Published May 30, 2023
If we live our lives in a way that points people to God and we seek to constantly move closer to Him, there will be opposition. We don’t have to look any further than the New Testament to see that. Jesus faced opponents at every turn. And he warned that a servant is not greater than his master and that since He faced opponents, we too can expect to face challenges.
As you step out in faith and move into the opportunities God gives you, you will find that those moments of great potential almost always come with significant opposition.
The Apostle Paul writes about this very thing in 1 Corinthians 16:8-9. He plans to make his way to Macedonia to spend extended time with the believers there, but first, he says he will stay in Ephesus “because a wide door for effective ministry has opened for me.”
That all sounds great until you read the end of the sentence where Paul adds, “—yet many oppose me.”
Paul sees the opportunity even in the face of opposition. In fact, he calls it a “wide door for effective ministry.”
You see, Paul had learned that when opposition accompanies opportunity, it should not necessarily be viewed as a barrier or setback. Sometimes, it should be seen as an indication that this opportunity really is of God and is worth pursuing.
We must be cautious here. I am not suggesting that we skip steps to confirm that our plans are indeed lining up with God’s. Also, what we might interpret as “opposition” could just be godly brothers and sisters expressing genuine concerns. We need to slow down, take the time to consult Scripture, lift the matter up in prayer, and seek wise, godly counsel to be sure what we view as a good opportunity is truly of God.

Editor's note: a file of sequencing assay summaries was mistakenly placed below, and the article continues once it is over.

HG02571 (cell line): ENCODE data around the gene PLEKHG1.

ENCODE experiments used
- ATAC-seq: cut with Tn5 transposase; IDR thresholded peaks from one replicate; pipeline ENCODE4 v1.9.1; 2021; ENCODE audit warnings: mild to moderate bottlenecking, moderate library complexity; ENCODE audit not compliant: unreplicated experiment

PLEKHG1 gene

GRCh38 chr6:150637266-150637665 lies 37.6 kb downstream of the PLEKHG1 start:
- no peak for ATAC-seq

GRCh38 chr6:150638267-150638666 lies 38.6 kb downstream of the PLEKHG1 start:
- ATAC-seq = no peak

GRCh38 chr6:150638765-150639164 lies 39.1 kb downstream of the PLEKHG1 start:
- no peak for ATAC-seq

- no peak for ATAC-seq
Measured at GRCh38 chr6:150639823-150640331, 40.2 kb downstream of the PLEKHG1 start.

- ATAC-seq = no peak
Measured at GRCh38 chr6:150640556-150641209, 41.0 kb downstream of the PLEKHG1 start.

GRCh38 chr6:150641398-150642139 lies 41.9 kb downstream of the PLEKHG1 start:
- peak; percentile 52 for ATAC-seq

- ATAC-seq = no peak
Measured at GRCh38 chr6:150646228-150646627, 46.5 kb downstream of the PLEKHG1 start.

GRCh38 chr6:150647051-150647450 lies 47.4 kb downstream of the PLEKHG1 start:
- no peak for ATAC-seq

But if Paul had viewed opposition as a reason to stop his efforts to advance the Gospel, we wouldn’t have a New Testament filled with his writings. In fact, his name might not even have warranted a mention. Paul knew opportunity and opposition go hand-in-hand.
This is a great paradox of our Christian lives. We serve a loving God who desperately wants to reconcile humanity to Himself, and He makes us to be partners in that effort. But this great story takes place amid a brutal war with an Enemy who seeks to obstruct anyone from taking a step toward God.
Sometimes, this Enemy opposes us by stirring up nonbelievers to oppose our efforts. At other times, he succeeds by stirring up needless division that hampers unity among believers.
Knowing that opposition like this is assured, how should we proceed? Paul says, “Be alert, stand firm in the faith, be courageous, be strong,” he says in verse 13. In other words—expect resistance. Be on the lookout for it. But when it happens, move forward with courage, and stand strong in your faith.
For me, that means I must keep my focus on the opportunity, not the opposition. If we give outsized attention to the resistance we’re facing, it will dominate our time and thinking. Don’t allow that.
Instead, keep your eyes on what God wants to do, the people who will come to faith in Him, and the lives that will be changed for eternity.
And finally, don’t overlook Paul’s very important words in verse 14: “Do everything in love.”
When Paul says do everything, we must assume that applies to our efforts for bringing people to salvation. But he is also pointing to the way in which we face detractors. Neither Paul nor Christ gives us another option. We have to be driven by our love for people and our desire to see them reconciled to God.
When people oppose us, we must do our best not to respond harshly. This is a high bar we are destined to miss at times as imperfect people, but it is our calling and goal in Christ.
Are you faithfully pursuing ministry opportunities through doors God has opened? Be ready for conflict. Expect opposition. But move forward, standing strong in your faith and assured that any movement toward God will always encounter opposition.